This episode, “The Ultimate Challengers”, is more of a transitory episode. We are just finished with the Nekoma match and the Inarizaki match picks up the story where it was left: Atsumu targeting Nishinoya. My memory is only good when it comes to Haikyu, it seems. I kept remembering some parallels between this episode and back when Karasuno was challenging Aoba Jousai.
This isn’t the first time we see Nishinoya being targeted by a good setter and a server. Oikawa from Aoba Jousai targeted him back in Interhigh Arc as well. Compared to his powerful serves, Atsumu’s serves seem to be less predictable yet still powerful. We also know Nishinoya is not the best in underhand receives. All of this makes me think, it’s tough being strong and skilled! Not only you have expectations to live up to, but also very scary opponents decide to score off you out of the blue!
Nishinoya is like a ball of flame, so energetic and bright. Seeing him distressed and furrowing brows gets harder to watch. Asahi feels the same, not knowing how to emotionally support his friend. Things look like they are going downhill on Karasuno’s side, not only in terms of point gap but also morale of the whole team is shaken. Suna keeps deceiving Tsukishima and the rest of the blockers in Karasuno and score with his wide-ranged spikes. Players watch the tapes of their opponents’ previous matches to get hints about a lot of aspects; their play style, strategies, and individual physical habits they have like upper body rotation, eyes or leg movement. For Atsumu, it was the steps he take before serves. Knowing this migh make or break your game. Information can be valuable, but what you know can also be used against you.
We also see some powerful spikes from Inarizaki’s ace Aran. Karasuno is desperate to stop his scoring streak before the gap widens any further. Who could be a better choice to bring him onto his knees (literally) than Sugawara himself? We have seen there’s a strong conviction and some cunning skills behind that refreshing smile. Seeing him always reminds me of the time where they briefly used the double setter strategy with Kageyama. I wish we could’ve seen it again. Boy, am I a nostalgic person or what.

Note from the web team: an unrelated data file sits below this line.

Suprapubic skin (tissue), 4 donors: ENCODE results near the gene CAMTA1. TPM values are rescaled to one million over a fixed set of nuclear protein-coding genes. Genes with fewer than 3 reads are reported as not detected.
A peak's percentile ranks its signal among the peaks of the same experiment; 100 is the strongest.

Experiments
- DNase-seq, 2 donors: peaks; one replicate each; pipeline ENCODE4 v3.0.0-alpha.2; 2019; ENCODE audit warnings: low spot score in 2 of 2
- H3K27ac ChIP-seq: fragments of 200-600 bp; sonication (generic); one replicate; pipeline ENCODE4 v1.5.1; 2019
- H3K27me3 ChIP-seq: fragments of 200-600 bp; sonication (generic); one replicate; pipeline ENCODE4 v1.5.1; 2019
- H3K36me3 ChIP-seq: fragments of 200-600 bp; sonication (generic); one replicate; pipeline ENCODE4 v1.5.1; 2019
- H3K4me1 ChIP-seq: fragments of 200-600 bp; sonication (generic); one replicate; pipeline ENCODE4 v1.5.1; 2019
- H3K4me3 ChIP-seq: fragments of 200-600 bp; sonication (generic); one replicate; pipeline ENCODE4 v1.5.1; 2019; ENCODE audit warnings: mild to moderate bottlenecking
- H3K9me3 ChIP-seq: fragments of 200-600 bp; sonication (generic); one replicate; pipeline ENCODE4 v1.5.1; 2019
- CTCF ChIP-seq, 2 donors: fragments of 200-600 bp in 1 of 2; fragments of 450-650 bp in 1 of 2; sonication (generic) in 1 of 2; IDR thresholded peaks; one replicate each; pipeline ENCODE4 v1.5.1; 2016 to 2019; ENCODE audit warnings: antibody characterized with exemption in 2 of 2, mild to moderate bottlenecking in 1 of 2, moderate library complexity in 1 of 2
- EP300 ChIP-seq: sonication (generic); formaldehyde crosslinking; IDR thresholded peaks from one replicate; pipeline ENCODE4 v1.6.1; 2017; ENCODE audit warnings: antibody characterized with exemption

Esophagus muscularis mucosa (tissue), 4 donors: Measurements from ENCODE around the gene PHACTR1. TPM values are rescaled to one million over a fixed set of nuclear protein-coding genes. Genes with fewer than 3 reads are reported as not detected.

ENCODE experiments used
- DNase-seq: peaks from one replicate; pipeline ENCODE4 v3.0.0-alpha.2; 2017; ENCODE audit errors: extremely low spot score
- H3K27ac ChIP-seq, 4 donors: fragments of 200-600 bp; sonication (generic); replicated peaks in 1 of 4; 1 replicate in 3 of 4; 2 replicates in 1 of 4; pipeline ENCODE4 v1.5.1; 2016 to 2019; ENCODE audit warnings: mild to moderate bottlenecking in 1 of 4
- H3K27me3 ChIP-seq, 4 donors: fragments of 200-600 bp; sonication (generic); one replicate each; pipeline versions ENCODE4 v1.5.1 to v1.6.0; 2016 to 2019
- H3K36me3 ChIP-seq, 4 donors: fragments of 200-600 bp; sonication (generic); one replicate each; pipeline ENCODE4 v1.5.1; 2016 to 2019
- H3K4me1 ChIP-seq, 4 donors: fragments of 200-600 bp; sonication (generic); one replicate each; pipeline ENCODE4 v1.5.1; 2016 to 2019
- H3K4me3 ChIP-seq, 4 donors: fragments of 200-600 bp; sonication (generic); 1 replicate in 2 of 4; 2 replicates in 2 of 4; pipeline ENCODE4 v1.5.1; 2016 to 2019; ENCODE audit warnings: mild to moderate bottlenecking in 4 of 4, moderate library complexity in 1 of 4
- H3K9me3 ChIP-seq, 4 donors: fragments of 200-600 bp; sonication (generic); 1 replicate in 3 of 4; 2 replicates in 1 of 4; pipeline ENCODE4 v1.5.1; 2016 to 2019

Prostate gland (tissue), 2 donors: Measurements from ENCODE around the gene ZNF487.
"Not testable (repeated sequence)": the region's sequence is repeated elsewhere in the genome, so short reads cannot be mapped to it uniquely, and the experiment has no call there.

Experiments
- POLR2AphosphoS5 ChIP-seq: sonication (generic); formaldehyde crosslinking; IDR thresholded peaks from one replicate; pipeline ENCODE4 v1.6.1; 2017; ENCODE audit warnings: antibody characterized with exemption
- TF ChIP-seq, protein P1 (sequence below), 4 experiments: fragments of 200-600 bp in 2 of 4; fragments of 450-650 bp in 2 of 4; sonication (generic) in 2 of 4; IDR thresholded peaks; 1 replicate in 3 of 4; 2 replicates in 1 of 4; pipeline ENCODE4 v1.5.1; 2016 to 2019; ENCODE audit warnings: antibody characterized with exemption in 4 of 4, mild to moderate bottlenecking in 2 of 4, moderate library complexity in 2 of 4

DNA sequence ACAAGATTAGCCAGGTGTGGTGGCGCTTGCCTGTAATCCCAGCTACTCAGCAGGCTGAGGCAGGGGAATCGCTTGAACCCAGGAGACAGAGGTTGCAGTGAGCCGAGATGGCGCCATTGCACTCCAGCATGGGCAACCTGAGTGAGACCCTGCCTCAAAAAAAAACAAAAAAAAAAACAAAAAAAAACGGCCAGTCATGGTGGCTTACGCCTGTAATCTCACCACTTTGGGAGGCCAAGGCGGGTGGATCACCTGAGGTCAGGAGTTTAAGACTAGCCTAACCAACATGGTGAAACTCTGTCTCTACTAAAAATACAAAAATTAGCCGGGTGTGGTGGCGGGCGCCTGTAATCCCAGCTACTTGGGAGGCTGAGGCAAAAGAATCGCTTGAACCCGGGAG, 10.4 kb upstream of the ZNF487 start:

Going back on track, Sugawara does manage to make Aran receive his serve and fall onto his knee, preventing him to quickly recover. He also manages to save a flying ball before he’s switched back with Tsukishima, earning himself surprised looks from the twins. Like Kenma’s comment later on, these little throw-offs or irregularities in game pile up and cause bigger drifts like the waves in a pond. That’s why most of the time what a team needs to do is to stack these little pieces up and topple over the giant. Similar to what Sarukawa tried to do with Nekoma.
When it’s Inarizaki’s pinch server’s time to come on court and his serve doesn’t end up earning his team a point, we see a different side to their cheering squad. The tide turns into Karasuno’s favor after it’s their turn to serve and Kageyama is back. With the aid of Hinata’s “How to Use Your Kageyama” instruction manual, we see that Kageyama is in his peak form. Watching a strong, no-touch service ace is a beautiful thing to behold. There are only a handful of ‘monsters’ who would be thrilled at facing such strong opponents and have fun. Hinata, Kageyama and Atsumu are some of those monsters we met throughout the story. These are also the characters that make me understand what anime characters mean when they say ‘they can’t take their eyes away’. They really demand your attention.
End of the episode gives us a bunch of frightful expressions and a jersey that is graced by number 1: Inarizaki’s mysterious captain Kita is finally gracing the court. We have seen him clapping his teammates for their good plays or stern remarks when their pinch server missed a chance to score but that was it. Oh, and let’s not forget that the ultimate challengers fear him the most, not their opponents.